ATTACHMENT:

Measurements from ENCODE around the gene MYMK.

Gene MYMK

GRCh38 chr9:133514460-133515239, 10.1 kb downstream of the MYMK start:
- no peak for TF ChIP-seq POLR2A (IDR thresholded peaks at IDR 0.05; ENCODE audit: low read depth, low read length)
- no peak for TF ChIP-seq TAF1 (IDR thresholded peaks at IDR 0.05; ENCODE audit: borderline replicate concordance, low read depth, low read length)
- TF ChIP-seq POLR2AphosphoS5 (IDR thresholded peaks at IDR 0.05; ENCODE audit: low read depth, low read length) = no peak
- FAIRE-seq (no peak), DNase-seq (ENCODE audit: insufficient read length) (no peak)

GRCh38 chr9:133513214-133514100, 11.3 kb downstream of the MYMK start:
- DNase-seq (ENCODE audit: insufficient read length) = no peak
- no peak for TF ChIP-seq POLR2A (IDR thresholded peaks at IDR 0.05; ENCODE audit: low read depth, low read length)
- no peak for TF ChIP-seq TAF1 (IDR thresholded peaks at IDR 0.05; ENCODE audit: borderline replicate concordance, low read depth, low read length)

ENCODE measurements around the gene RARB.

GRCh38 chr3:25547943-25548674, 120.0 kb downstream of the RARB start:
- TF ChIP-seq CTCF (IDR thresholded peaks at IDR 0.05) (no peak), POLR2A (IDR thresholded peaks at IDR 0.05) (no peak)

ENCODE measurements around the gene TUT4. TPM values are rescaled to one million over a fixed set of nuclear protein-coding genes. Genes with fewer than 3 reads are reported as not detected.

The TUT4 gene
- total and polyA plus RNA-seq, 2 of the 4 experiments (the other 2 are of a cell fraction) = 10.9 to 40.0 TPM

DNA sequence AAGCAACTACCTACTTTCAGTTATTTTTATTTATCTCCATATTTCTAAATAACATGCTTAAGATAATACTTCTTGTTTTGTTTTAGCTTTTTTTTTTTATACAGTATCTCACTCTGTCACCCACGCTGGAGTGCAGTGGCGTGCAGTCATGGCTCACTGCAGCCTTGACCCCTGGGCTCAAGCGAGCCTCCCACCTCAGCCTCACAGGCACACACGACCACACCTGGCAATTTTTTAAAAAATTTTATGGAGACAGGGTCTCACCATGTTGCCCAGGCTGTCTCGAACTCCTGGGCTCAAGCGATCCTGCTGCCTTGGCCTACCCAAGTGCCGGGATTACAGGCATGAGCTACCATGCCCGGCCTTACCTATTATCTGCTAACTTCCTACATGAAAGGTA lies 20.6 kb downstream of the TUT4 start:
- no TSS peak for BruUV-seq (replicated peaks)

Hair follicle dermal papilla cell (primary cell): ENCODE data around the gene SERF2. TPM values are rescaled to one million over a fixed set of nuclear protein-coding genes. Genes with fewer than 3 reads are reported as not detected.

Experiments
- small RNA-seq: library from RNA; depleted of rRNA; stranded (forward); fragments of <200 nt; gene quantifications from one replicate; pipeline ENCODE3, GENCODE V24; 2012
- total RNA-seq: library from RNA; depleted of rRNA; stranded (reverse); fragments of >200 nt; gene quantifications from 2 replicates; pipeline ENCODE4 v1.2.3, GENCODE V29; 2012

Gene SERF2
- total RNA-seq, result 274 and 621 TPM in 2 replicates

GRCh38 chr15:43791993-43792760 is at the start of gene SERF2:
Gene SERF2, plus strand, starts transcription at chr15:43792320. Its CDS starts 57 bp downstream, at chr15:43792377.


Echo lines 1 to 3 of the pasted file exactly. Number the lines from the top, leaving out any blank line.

Measurements from ENCODE around the gene MYMK.

Gene MYMK

GRCh38 chr9:133514460-133515239, 10.1 kb downstream of the MYMK start: